And it only took 529 years to solve this “cold case” of the… millennium!
According to a report in Nature (Dec. 2), DNA tests have confirmed that the skeletal remains found in a parking lot in Leicester, England in 2012, are, in fact, those of the infamous Richard III, the last king of the House of York and the last of the Plantagenet dynasty.
“Archaeological, osteological and radiocarbon dating data were consistent with these being his remains,” the report says. “We find a perfect mitochondrial DNA match between the sequence obtained from the remains and one living relative, and a single-base substitution when compared with a second relative. …
“DNA-predicted hair and eye colour are consistent with Richard’s appearance in an early portrait. We calculate likelihood ratios for the non-genetic and genetic data separately, and combined, and conclude that the evidence for the remains being those of Richard III is overwhelming.”
Richard III, one of Shakespeare’s most enduring plays, chiefly for the archetypal presentation of a villain most foul. However, the real Richard, who ascended the throne in 1483 following the death of his brother, Edward IV, led to the belief, as yet unproven, that along with lusting after Lady Anne, he murdered his two nephews to remove any obstacles to his title.
According to a story in Britain’s Daily Mail, (Feb. 4, 2013), “Academics were also able to reveal details of how one of the nation’s most controversial monarchs met his end – and how appallingly he was treated in death after defeat at the hands of Henry VII at the Battle of Bosworth in 1485.
“Stripped naked with his hands tied, and scarred by multiple ‘humiliation wounds’ inflicted as his body was paraded through Leicester, Richard III was dumped in a shallow grave with no coffin or shroud. There his body remained until his skeleton was discovered last year following a campaign led by Phillipa Langley, of the Richard III Society. Using historical maps, archaeologists had traced a friary where the king was rumoured to have been buried, which now lies beneath a social services department car park in Leicester.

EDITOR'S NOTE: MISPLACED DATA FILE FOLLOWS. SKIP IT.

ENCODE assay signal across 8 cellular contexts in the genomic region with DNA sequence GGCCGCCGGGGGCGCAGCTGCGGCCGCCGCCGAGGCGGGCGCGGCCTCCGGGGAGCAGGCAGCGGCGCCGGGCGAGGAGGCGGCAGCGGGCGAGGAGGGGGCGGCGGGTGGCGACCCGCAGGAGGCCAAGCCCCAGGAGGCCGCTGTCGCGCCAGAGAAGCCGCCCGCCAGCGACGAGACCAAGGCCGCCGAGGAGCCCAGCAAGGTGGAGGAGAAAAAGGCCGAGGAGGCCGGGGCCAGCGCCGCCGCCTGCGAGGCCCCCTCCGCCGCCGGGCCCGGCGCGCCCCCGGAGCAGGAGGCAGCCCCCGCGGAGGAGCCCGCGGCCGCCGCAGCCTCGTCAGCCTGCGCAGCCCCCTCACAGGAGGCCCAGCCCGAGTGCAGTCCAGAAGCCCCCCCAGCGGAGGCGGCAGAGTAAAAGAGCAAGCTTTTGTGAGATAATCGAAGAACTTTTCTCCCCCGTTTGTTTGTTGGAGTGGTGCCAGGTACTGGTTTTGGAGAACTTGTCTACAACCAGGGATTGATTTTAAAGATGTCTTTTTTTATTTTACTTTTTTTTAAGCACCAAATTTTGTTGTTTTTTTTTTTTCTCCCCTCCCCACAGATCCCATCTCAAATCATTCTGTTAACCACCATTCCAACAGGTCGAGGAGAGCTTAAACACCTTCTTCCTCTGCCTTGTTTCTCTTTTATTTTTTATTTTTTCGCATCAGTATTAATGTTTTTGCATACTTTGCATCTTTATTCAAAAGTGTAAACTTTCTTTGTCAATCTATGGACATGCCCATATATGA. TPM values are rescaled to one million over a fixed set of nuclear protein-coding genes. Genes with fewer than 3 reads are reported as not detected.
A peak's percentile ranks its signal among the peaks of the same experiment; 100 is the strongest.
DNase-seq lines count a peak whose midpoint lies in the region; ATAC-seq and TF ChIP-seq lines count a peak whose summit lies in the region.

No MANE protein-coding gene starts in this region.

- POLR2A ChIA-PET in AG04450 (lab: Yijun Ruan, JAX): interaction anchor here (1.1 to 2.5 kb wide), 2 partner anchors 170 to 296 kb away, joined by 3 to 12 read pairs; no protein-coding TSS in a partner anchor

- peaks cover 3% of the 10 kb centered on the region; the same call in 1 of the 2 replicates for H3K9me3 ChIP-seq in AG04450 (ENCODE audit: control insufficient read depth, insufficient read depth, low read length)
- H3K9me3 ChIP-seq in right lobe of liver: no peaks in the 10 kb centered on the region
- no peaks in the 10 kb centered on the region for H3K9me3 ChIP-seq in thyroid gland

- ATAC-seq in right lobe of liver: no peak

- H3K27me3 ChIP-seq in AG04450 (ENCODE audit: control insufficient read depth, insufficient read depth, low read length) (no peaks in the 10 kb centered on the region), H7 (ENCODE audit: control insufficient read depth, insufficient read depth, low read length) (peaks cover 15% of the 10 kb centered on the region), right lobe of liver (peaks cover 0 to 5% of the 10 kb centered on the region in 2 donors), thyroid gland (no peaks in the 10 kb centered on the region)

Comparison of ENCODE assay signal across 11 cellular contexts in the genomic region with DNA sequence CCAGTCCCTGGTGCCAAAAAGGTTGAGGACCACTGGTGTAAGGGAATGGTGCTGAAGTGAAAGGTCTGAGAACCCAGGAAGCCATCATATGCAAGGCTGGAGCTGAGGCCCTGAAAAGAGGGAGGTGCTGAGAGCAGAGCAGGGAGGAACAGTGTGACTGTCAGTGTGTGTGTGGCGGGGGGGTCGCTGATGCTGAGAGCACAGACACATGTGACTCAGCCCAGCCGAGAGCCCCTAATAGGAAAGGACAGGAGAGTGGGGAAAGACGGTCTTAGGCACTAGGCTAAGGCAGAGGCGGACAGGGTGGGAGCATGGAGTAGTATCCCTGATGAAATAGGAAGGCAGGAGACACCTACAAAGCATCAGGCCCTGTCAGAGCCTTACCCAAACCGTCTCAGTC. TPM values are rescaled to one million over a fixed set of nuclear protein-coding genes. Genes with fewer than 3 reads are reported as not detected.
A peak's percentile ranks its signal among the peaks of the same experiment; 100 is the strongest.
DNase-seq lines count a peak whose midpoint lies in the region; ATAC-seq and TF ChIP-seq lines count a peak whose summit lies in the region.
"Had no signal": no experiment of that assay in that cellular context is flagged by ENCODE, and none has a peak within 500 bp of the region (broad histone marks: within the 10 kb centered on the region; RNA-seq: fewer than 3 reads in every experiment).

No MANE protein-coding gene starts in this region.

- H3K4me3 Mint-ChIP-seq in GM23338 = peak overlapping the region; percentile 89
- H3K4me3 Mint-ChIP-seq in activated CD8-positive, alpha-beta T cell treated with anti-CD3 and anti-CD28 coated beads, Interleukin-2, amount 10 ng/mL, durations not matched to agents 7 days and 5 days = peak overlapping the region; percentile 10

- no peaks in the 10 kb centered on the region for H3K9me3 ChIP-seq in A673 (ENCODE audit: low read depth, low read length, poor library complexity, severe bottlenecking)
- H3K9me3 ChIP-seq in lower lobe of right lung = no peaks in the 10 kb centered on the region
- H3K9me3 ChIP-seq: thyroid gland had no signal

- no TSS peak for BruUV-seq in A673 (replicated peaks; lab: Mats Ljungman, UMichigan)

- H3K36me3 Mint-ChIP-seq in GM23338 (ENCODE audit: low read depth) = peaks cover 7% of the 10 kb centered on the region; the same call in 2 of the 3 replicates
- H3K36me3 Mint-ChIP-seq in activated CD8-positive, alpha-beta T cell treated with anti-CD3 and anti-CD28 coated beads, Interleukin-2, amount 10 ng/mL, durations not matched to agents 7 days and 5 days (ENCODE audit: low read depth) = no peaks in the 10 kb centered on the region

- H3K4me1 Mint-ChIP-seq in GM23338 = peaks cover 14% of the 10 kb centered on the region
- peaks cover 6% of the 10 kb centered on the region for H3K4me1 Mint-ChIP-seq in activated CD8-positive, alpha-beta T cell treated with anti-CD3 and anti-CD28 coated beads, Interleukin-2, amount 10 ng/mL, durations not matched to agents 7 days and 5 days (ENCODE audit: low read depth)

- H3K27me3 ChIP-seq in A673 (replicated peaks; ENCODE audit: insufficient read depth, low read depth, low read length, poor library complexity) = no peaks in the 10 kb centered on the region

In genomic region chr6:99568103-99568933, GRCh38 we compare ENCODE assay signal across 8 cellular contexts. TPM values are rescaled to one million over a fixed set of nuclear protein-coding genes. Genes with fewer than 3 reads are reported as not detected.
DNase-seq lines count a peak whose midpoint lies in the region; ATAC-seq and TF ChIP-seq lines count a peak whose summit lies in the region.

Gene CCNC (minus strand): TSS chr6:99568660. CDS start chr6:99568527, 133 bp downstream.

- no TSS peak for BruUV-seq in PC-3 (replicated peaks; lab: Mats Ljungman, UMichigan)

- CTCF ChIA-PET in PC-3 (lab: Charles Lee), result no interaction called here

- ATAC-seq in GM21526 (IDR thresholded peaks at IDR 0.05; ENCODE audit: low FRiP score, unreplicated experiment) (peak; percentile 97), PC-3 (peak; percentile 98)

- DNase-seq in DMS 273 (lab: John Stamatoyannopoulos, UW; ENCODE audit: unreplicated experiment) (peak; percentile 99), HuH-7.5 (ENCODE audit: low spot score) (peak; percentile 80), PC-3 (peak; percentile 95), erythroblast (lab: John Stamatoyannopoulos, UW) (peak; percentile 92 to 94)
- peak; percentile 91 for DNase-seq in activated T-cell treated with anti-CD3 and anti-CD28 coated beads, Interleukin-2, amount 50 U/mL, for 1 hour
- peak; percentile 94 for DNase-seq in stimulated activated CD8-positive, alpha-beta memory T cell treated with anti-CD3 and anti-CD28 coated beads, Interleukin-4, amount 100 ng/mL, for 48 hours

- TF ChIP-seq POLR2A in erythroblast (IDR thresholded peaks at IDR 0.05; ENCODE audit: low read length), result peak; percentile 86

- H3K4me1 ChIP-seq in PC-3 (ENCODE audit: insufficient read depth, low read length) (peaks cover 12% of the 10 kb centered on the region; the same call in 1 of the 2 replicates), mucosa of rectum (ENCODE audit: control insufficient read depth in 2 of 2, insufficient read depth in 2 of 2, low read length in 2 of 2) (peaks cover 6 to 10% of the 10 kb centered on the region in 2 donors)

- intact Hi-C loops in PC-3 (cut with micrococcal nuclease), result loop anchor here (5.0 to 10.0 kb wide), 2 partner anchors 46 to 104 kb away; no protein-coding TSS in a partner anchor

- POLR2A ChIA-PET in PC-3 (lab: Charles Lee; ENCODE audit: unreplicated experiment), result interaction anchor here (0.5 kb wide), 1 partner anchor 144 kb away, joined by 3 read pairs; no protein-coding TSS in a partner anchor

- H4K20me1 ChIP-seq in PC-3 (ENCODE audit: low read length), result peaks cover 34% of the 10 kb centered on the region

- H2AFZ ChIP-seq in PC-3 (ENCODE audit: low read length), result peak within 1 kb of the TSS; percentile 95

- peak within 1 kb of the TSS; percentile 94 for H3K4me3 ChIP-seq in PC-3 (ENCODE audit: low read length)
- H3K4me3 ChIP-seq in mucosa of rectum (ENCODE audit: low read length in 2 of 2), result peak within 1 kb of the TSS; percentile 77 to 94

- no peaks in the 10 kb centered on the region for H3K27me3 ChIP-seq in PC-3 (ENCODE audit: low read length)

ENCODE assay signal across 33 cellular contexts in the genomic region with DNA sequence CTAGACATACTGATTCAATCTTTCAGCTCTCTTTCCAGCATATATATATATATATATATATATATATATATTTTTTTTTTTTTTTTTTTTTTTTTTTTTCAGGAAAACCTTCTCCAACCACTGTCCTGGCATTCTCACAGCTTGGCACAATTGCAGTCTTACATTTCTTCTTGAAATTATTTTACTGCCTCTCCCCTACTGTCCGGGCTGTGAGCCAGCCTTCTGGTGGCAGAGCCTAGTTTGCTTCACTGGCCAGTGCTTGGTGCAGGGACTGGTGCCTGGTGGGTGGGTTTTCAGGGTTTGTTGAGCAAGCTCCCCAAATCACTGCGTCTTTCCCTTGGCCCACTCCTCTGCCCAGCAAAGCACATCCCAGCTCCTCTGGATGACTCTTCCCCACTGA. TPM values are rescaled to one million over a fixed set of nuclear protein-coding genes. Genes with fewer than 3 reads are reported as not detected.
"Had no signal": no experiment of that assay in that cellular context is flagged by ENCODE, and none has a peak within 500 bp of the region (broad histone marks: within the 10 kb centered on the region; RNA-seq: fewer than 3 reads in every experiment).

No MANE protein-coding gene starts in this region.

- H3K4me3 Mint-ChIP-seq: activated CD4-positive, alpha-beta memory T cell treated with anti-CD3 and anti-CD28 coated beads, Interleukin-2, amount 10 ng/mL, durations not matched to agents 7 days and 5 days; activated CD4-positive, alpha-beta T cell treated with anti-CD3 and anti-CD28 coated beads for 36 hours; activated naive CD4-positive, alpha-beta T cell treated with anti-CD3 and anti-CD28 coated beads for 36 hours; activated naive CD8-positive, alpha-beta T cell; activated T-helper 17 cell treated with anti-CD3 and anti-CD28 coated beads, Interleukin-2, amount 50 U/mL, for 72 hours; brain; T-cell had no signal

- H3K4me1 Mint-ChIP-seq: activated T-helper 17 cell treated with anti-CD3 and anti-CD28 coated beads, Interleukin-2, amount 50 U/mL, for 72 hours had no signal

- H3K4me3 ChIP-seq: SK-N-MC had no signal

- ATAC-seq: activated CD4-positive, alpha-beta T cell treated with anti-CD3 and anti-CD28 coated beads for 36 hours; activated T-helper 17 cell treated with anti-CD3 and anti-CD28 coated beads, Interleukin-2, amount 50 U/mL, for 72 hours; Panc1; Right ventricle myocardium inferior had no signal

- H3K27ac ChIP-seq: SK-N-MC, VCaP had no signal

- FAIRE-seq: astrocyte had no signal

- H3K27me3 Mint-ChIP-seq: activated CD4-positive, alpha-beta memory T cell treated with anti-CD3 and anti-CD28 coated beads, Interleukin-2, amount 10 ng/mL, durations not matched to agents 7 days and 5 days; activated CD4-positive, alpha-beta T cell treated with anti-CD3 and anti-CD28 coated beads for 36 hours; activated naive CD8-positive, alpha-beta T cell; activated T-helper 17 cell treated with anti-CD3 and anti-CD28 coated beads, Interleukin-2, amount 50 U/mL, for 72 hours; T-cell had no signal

“Screenwriter Miss Langley described the chill she felt when walking through the car park in August 2009: ‘It was a hot summer and I had goosebumps so badly and I was freezing cold.
“Only three weeks into the dig in September 2011, her instincts appeared to be confirmed when researchers found the skeleton of an adult male in a badly-dug grave who had a severely curved spine: Richard was famously nicknamed Crookback.
“The bones were subjected to ‘rigorous academic study’ by a team from the University of Leicester, and those involved were all sworn to secrecy until yesterday. Dig leader Richard Buckley said: ‘It is the academic conclusion that beyond reasonable doubt, the individual exhumed at Grey Friars is King Richard III – the last Plantagenet king of England.’
“The remains had lain almost completely undisturbed less than three feet below ground, but were almost destroyed when a 19th century outhouse was built just inches away.
“DNA from the skeleton was matched with two of Richard’s living descendants – Canadian-born furniture maker Michael Ibsen, whose mother was a direct descendant of the king’s sister Anne of York, and a second anonymous individual.
“The curved spine of the skeleton and its numerous wounds also helped confirm the ‘astonishing’ discovery, even if Richard’s so-called withered arm appears to be a myth.